When a dog owner uses the word “should” with a dog, he or she is usually referring to how a dog should perceive something or how it should behave in a certain situation. It doesn’t really matter what we believe the dog should be thinking; it only matters what the dog is thinking. For example, even though a particular dog shouldn’t be afraid of men with beards, it doesn’t change the fact that the dog is afraid of men with beards.

9. Mother Nature always prevails.

This is possibly the most important axiom of all and captures the essence of all of them. Mother Nature’s rules about animals cannot be changed; they must be accommodated. For example, dogs are predators; they will chase squirrels and rabbits.

10. Your dog doesn’t understand English, Spanish, Chinese or any human spoken language for that matter.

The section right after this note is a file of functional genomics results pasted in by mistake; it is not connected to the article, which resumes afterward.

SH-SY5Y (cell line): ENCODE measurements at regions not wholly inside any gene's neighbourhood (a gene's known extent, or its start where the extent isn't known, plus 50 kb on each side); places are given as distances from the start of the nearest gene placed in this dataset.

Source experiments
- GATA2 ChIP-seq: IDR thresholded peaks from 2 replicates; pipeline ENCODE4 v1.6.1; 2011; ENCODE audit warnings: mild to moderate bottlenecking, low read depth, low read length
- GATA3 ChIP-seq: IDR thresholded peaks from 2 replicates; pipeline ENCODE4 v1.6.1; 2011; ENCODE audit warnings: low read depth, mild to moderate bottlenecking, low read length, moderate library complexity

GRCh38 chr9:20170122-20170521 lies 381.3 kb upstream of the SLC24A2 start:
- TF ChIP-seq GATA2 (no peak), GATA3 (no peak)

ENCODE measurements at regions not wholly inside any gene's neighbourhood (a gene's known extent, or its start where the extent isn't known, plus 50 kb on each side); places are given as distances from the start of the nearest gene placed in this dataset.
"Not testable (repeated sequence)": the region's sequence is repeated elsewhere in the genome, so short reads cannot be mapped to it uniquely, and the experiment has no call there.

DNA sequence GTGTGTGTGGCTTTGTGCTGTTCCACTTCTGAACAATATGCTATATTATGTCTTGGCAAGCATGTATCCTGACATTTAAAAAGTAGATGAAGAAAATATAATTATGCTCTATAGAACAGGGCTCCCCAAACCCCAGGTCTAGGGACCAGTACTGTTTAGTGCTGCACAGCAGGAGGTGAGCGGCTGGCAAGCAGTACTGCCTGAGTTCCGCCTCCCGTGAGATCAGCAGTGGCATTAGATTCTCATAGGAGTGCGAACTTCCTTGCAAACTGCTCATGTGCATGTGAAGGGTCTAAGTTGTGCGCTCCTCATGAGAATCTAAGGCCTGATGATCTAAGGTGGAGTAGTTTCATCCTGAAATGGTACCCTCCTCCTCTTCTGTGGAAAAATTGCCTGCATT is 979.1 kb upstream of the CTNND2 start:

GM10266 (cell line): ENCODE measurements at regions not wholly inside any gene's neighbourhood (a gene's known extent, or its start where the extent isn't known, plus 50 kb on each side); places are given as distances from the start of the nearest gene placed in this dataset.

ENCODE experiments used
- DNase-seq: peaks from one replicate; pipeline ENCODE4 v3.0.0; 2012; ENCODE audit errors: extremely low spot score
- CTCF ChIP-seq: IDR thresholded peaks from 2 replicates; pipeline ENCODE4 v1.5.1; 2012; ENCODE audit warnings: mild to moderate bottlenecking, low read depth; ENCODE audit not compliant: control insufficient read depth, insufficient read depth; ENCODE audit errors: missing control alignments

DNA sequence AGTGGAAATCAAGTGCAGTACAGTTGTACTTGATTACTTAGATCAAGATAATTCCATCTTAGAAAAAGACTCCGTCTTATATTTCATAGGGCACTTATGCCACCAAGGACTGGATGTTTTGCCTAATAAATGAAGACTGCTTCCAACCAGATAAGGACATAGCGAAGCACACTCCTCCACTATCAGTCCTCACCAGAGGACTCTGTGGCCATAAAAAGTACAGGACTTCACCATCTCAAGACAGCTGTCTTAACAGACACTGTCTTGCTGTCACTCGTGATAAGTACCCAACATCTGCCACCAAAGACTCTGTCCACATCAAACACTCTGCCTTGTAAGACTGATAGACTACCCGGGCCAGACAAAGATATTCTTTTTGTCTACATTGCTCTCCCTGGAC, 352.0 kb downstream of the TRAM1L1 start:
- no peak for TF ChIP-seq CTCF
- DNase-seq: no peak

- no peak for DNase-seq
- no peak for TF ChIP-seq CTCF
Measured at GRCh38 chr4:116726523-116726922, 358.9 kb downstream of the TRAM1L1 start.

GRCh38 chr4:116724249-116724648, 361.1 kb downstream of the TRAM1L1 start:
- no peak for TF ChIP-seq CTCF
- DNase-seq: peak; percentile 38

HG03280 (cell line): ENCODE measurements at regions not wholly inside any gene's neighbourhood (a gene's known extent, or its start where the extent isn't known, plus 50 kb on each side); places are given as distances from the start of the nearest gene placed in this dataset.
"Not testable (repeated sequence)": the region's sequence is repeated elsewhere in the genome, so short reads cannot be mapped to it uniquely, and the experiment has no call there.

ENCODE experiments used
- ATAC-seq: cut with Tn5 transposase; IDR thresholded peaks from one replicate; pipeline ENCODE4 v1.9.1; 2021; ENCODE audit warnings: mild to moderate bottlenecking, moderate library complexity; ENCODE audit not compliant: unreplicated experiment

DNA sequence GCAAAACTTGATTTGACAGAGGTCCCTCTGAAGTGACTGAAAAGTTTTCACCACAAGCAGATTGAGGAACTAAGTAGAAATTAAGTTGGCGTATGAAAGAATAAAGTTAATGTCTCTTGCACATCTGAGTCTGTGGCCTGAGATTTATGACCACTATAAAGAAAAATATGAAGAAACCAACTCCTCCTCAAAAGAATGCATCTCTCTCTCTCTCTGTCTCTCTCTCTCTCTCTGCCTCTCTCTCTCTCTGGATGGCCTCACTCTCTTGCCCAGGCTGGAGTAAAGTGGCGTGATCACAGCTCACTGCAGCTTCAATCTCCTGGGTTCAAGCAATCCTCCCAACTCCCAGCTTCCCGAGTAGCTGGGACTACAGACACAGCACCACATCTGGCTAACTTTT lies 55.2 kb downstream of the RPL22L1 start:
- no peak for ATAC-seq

Humans sometimes have a lot of difficulty believing and understanding their dogs don’t understand language other than the cues they’ve been taught such as sit, down, come, etc. For example, telling a dog “I’ll be right back” will do nothing to alleviate the dog’s separation anxiety.

11. Dogs attempt to read human body language just like we do our best to read theirs.

Ever wonder why dogs and humans relate so well? It’s because dogs are fairly advanced, as compared to other animals, in their ability to read human body language. For example, dogs know when humans are angry and most know to steer clear.

12. Dogs aren’t humans and humans aren’t dogs.